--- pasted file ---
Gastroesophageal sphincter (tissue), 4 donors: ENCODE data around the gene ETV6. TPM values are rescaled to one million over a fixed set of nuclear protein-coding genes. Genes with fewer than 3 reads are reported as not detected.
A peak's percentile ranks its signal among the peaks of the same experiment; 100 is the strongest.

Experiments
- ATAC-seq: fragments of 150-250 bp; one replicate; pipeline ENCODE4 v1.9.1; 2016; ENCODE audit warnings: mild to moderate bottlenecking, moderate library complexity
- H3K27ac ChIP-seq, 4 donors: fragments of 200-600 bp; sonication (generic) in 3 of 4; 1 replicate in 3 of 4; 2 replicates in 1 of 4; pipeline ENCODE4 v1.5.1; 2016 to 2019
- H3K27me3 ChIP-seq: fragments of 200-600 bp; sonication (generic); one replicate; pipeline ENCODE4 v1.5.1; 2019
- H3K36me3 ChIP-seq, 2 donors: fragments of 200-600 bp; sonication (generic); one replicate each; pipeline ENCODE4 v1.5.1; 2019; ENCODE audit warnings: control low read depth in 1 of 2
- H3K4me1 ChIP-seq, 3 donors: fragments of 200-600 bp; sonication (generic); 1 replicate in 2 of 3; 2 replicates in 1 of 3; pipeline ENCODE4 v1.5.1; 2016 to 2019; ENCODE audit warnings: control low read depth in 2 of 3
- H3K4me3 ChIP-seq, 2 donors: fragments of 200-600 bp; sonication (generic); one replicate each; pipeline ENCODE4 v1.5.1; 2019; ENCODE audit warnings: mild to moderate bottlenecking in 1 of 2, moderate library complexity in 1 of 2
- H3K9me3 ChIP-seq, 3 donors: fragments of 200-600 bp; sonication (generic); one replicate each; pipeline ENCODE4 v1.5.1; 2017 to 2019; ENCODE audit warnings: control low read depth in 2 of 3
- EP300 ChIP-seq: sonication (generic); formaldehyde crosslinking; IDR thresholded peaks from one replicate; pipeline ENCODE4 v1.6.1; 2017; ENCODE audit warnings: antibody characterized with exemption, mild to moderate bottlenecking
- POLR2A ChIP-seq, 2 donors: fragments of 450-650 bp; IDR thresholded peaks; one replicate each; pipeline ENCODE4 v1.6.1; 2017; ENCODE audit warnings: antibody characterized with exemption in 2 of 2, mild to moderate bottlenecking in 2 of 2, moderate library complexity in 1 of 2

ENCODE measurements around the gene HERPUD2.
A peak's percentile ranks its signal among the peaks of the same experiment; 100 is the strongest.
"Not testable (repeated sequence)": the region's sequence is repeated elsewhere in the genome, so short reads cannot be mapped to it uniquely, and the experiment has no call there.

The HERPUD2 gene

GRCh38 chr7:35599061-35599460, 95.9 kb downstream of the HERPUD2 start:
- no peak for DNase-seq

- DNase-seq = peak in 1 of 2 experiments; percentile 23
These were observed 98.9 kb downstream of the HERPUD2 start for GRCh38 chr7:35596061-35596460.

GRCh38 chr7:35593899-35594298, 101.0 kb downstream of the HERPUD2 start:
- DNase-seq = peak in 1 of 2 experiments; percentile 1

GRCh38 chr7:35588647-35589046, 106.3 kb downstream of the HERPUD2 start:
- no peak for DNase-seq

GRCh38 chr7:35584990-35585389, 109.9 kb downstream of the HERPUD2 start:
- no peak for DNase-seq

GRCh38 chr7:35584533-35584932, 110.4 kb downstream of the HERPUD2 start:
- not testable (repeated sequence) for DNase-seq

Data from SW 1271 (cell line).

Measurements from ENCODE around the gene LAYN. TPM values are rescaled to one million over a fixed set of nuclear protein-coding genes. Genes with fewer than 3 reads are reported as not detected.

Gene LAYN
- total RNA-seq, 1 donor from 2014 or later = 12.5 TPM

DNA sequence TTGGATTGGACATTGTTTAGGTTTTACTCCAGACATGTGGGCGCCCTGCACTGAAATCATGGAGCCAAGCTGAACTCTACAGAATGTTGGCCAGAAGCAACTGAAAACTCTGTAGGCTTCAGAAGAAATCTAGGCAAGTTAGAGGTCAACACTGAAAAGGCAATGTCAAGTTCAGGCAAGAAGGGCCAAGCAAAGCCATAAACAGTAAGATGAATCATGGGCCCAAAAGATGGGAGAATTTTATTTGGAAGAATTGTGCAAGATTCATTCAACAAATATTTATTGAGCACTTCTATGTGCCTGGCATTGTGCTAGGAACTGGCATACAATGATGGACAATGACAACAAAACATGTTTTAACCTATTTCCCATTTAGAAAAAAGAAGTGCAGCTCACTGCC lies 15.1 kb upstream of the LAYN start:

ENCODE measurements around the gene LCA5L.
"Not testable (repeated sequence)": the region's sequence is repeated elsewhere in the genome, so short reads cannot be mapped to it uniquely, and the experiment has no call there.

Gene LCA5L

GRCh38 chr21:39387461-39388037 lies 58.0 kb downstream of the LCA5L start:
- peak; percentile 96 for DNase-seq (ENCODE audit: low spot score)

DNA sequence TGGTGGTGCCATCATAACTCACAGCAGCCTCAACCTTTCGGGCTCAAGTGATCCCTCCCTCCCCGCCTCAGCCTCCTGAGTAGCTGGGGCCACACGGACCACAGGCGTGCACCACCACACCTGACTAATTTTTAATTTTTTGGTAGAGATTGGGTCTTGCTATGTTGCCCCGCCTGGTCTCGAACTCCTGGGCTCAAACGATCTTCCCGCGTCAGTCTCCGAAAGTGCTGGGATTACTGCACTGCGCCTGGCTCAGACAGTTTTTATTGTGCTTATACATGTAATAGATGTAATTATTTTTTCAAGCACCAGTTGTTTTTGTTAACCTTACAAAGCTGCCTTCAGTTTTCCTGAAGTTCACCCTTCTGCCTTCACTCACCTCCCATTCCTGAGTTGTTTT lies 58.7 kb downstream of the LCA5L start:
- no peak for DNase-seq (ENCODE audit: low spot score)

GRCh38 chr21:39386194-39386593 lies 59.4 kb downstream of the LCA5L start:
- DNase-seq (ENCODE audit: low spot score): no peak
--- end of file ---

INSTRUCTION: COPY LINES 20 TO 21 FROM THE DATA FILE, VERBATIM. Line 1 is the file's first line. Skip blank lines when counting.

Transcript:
These were observed 98.9 kb downstream of the HERPUD2 start for GRCh38 chr7:35596061-35596460.

GRCh38 chr7:35593899-35594298, 101.0 kb downstream of the HERPUD2 start: